As the lovely girl lies limp on the stage, close to the footlights, Anna Leonowens, the English tutor hired by the king to teach his enormous brood of children, implores him not to strike.
"She's just a child," says Anna. They shout at each other; the king stomps. It is all "extremely loud and incredibly close," to borrow from Jonathan Safran Foer.
Even viewed in a letter-sized window on an iPad, the scene is frightening. Determined to prove his fierce masculinity, the king seizes a leather whip, tears off his tunic, and hovers over the girl, crying out like a wild thing -- all at a great clip, happening within seconds -- only to drop the whip and flee.
Last week, during a matinee performance,
an autistic child in the audience could not restrain himself: he "yelped," in the words of actor Kelvin Moon Loh, outraging the audience. A man shouted "Get rid of the kid!" Another member of the audience asked the mother, "Why would you bring a child like that to the theater?"
My son, Randy, is 29 now -- such a sweet, self-contained man with autism, it is increasingly hard to locate the screaming, tantruming boy he used to be. It has been decades since I worried about Randy erupting in public, though it happened plenty of times in his first years, usually in restaurants. And on his first flight on a commercial airliner, when his ears were popping.
We took him to the movies. At age 13, Randy was agitated by the scarabs swarming over and devouring humans in the 1999 movie version of "The Mummy" -- making me ashamed for not thoroughly vetting the movie. "No bugs! No bugs!" he said in his low voice. And when he was 8, by which time he was taking therapeutic horseback riding lessons, he watched, almost breathless, as Brad Pitt's character broke a wild horse. "Oh! Fall down. Hurt. Need a Band-Aid," went the stream of comments.
The boy with autism at "The King and I" is far more typical of children on the spectrum. And yet his reaction -- which surely had something to do with the thundering voices on stage (many people with autism suffer from acute sensory sensitivities), is appropriate. His very human response was -- understandably -- lost on the angry ticket-holders, who had paid anywhere from $100 to upwards of $400 (before taxes and extra charges) for their seats.
Untypical was the boy's inability to silence himself. He and his mother finally left, and the show went on.
Afterward, in a Facebook post, the actor Loh gave an impassioned defense of the child who spoiled a play about a spoiled, rigid, and somewhat autistic-like king, to whom the modern world and the rearing of children is "a puzzlement."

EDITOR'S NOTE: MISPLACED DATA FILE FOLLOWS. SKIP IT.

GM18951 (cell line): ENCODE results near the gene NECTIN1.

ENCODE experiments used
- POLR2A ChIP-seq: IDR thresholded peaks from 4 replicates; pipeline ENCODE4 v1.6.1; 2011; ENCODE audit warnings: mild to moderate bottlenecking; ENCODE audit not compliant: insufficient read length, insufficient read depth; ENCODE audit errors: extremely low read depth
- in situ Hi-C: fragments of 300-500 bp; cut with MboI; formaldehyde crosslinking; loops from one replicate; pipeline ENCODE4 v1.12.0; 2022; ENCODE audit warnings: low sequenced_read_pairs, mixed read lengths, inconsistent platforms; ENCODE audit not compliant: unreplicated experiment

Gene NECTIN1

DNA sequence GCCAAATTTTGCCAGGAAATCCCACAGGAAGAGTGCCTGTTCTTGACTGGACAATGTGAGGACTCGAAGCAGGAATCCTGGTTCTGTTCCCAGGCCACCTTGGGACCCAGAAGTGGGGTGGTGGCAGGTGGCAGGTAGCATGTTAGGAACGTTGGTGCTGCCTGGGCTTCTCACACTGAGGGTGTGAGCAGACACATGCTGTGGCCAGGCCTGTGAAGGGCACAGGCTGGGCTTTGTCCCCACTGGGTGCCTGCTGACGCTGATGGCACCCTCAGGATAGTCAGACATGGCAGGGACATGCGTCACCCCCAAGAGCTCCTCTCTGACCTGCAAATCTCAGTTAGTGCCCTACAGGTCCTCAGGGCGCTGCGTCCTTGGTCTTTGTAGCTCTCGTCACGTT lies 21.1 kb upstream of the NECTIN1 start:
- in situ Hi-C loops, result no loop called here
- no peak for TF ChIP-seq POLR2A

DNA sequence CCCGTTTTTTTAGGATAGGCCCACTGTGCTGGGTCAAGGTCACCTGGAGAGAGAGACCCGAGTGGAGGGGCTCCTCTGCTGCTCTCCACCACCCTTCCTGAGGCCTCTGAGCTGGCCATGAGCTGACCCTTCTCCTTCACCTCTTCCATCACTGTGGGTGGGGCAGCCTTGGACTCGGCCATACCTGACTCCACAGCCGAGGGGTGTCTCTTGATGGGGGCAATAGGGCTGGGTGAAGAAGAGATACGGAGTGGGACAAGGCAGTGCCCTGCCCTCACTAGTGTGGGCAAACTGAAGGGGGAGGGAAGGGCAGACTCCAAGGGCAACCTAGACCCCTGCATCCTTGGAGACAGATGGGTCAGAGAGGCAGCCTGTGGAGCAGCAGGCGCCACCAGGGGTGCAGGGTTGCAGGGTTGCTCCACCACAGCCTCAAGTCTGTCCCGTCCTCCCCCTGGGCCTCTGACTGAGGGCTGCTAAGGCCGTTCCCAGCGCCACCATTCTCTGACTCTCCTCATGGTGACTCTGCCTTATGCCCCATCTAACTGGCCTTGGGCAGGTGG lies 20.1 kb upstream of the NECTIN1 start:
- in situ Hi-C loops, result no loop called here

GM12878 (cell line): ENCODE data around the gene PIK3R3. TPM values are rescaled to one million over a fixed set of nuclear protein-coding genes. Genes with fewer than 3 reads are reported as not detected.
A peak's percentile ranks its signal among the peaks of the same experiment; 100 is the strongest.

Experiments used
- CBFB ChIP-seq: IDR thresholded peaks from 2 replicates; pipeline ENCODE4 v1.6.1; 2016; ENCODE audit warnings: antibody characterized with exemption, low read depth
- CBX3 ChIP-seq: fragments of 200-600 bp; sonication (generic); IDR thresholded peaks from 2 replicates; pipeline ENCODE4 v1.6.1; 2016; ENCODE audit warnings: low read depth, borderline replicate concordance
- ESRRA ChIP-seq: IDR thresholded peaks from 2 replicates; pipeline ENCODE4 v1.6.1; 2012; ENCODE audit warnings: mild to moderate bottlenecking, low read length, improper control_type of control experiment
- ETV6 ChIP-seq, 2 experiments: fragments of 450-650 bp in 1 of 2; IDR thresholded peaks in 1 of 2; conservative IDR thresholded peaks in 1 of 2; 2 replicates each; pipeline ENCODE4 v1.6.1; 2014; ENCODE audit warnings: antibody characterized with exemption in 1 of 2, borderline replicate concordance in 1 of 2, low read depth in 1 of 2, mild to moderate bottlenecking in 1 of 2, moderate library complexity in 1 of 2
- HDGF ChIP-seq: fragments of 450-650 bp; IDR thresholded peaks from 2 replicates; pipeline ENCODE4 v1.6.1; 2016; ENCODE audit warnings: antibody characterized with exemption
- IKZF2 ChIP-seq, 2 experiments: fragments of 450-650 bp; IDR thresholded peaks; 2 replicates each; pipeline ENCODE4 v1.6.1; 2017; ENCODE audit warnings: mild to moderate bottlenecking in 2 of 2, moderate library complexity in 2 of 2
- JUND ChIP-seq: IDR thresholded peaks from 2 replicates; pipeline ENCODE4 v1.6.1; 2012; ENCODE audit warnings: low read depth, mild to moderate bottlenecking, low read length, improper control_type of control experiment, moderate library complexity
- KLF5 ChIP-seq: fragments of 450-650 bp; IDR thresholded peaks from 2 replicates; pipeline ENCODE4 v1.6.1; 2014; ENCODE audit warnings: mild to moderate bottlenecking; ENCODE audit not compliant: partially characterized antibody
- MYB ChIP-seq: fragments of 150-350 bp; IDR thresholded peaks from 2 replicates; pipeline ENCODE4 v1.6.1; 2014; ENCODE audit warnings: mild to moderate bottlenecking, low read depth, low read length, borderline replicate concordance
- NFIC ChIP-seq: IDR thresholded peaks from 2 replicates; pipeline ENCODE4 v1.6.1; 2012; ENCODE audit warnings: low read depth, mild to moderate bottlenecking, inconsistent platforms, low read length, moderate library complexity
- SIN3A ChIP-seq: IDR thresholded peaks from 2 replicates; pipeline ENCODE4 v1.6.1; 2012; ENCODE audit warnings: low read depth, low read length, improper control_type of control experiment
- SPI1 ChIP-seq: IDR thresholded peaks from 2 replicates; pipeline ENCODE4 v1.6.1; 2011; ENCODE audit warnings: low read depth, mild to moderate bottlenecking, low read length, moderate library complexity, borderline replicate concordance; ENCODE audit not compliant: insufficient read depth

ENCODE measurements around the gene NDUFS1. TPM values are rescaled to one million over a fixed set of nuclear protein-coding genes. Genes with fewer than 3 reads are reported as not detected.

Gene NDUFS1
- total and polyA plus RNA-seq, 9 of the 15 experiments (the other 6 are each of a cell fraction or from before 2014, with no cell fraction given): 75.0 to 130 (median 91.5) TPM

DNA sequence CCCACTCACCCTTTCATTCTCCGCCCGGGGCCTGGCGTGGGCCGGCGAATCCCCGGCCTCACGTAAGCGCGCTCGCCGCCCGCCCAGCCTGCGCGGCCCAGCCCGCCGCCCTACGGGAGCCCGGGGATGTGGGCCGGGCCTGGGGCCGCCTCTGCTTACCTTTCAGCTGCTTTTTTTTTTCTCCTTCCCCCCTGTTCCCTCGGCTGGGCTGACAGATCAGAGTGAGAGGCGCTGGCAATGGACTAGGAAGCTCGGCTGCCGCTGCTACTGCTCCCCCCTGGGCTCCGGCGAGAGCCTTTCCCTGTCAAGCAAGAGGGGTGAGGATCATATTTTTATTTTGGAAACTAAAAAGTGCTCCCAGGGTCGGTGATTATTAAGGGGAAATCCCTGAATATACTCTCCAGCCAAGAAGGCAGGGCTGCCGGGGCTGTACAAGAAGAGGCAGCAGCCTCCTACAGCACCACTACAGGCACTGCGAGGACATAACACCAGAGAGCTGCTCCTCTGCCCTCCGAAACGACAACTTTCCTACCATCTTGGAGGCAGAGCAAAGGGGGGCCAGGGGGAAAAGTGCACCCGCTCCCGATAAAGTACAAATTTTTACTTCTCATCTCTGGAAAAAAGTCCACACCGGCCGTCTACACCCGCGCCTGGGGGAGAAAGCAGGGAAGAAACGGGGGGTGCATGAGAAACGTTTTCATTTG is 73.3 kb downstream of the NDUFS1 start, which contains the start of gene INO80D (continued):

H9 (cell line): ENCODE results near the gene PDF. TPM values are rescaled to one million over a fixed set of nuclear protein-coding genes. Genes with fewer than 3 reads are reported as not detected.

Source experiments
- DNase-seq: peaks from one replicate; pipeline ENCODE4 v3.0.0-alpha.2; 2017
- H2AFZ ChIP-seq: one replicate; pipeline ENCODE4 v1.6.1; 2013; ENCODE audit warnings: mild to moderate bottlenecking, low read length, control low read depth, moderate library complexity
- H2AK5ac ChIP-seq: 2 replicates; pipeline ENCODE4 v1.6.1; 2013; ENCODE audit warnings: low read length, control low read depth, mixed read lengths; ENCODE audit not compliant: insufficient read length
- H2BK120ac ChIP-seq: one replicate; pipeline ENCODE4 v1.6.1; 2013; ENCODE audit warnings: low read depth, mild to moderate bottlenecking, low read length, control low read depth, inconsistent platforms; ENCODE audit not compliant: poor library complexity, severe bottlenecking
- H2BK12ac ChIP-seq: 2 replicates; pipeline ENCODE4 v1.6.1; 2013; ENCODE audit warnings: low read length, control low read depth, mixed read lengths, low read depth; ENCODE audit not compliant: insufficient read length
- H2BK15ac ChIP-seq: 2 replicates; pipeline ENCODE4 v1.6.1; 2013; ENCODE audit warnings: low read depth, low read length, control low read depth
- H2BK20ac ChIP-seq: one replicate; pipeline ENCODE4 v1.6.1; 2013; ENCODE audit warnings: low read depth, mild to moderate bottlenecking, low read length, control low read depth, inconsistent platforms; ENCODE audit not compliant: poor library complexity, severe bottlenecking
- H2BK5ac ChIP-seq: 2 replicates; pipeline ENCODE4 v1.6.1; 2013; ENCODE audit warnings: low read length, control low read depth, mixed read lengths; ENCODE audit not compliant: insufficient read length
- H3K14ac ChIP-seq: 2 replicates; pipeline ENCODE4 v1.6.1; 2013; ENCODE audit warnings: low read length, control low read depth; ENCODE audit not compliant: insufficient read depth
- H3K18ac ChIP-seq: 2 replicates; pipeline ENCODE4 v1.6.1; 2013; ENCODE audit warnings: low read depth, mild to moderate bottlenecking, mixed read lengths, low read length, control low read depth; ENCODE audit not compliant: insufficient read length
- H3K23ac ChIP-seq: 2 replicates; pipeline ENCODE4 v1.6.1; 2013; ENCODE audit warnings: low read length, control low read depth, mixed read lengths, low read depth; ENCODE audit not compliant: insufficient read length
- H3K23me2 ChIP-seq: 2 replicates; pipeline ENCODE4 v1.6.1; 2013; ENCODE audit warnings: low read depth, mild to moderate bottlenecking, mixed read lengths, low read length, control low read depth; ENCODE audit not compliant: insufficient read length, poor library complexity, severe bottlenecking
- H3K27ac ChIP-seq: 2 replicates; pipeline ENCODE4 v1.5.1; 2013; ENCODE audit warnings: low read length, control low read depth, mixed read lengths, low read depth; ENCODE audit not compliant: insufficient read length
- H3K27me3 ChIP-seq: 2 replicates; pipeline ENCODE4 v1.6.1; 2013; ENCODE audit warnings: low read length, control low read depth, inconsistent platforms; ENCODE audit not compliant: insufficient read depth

Writing with the empathy of someone who has walked in her shoes -- though perhaps he has not -- Loh defended the mother's right to bring her child to the show, and even took the audience to task. On Loh's Facebook page, which has 6,533 followers and has been "shared more than 8,000 times," he added that the boy "was pleading to stay...and didn't understand why he had to leave." Loh also wrote that "not more than one week earlier, during the same scene, a young girl in the front row--seemingly not autistic--screamed and cried loudly and no one said anything then."
As someone who also loves a Broadway show and rarely gets to see one anymore, I understand the audience's anger. At an August performance of "Wicked" in New York, to which I took my 11-year-old niece, Jill, I too found myself upset by various disturbances in the audience: loud commentary, crackling cellophane, and obstructing cell phones held high to film the performance-- all against theater rules, announced before the curtain rose.
The people marring my pleasure had no visible disabilities, but they did suffer from a pervasive one, called "rudeness."
Before Randy, I was far less patient with other people's children. But my special child, through whose eyes everything is new, made me tolerant. So "Hello, young lovers, wherever you are; I hope your troubles are few." I know it's a puzzlement that someone would take a noisy child to a Broadway play.
But people with autism are here to stay -- as are the war veterans with PTSD, the people with mental illnesses, anxiety disorders, and those having a bad day. As someone explains to Anna, the King "will not always say what you would have him say. But now and then he'll do something wonderful."
So could you.